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'The most important assignment of my life' -- an interview with Ruth Gruber

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Courtesy: Safe Haven Museum

Ruth Gruber died last week at 105. She was an accomplished journalist and humanitarian. But in Oswego she is remembered and celebrated for the role she played when the United States offered safe harbor to 986 European refugees during World War II.

Gruber worked for the department of the interior when she was chosen to escort the mostly Jewish refugees on their voyage to America. They were housed at Fort Ontario in Oswego for the remainder of the war. Eventually, Gruber championed the refugees' fight to gain American citizenship.

WRVO was able to capture her story in an interview in 1984.

Audio from Gruber's interview with WRVO, which was collected with assistance from professor Lawrence Baron, is archived online. "Oral Histories: Emergency Refugee Shelter at Fort Ontario (Safe Haven)"/Tape 271, Special Collections, Penfield Library, SUNY Oswego, Oswego, NY.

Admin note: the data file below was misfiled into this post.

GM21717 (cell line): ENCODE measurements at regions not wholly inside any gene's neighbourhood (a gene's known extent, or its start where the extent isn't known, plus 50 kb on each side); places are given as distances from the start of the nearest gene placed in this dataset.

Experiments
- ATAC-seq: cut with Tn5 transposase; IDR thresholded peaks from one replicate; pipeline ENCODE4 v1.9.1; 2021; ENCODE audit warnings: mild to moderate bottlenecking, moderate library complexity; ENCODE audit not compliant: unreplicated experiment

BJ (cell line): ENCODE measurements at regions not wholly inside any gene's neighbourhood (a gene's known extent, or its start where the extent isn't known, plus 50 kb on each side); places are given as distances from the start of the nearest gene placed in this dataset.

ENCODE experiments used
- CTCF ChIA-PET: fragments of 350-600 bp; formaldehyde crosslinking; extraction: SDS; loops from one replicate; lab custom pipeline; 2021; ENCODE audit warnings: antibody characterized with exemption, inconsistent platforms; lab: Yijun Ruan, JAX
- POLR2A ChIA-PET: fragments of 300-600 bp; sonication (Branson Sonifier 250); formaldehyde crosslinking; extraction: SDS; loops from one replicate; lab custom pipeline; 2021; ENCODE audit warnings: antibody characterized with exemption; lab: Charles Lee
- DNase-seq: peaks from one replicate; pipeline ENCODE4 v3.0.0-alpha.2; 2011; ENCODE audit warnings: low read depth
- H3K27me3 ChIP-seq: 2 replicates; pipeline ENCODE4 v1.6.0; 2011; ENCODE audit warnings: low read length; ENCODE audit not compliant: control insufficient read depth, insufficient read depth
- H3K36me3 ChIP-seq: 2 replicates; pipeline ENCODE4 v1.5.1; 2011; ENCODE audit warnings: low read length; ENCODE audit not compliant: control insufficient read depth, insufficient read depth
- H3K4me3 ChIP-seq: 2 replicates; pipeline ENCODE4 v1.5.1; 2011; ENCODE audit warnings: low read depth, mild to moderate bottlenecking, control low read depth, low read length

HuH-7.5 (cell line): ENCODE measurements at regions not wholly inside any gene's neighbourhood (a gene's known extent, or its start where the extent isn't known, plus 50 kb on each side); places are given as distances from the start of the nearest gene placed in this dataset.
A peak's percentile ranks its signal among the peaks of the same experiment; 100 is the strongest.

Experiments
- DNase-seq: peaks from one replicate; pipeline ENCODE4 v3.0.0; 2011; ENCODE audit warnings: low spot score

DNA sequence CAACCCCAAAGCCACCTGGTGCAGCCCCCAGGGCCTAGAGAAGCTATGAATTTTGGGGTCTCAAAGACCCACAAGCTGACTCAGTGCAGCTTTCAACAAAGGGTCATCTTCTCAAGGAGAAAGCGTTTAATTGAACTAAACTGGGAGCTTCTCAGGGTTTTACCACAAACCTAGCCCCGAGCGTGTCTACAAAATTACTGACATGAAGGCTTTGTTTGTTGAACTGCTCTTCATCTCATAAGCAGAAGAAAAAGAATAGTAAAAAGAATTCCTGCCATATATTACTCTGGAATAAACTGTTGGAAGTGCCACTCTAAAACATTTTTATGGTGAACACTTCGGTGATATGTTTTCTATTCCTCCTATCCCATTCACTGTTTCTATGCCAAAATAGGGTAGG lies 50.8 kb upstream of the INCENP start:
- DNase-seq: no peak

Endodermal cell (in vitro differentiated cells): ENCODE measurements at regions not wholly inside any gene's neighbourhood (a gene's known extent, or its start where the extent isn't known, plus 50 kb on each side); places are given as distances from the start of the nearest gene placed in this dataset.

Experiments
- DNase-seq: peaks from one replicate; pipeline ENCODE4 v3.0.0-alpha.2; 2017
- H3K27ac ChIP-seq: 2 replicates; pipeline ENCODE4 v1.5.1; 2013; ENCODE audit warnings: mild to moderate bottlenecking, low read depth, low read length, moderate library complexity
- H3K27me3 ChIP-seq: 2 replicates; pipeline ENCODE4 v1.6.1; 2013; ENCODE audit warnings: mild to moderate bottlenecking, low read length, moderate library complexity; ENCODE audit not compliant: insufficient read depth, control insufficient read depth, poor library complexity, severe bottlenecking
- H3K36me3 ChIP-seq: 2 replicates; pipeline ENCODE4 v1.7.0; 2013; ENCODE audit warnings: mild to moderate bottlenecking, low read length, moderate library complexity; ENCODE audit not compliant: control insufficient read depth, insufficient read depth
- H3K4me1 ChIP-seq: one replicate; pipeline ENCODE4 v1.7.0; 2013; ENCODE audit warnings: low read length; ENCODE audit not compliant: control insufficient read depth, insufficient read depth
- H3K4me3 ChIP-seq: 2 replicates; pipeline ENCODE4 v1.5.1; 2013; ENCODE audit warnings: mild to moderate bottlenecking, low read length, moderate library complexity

Payne Horning is a reporter and producer, primarily focusing on the city of Oswego and Oswego County. He has a passion for covering local politics and how it impacts the lives of everyday citizens. Originally from Iowa, Horning moved to Muncie, Indiana to study journalism, telecommunications and political science at Ball State University. While there, he worked as a reporter and substitute host at Indiana Public Radio. He also covered the 2015 session of the Indiana General Assembly for the statewide Indiana Public Broadcasting network.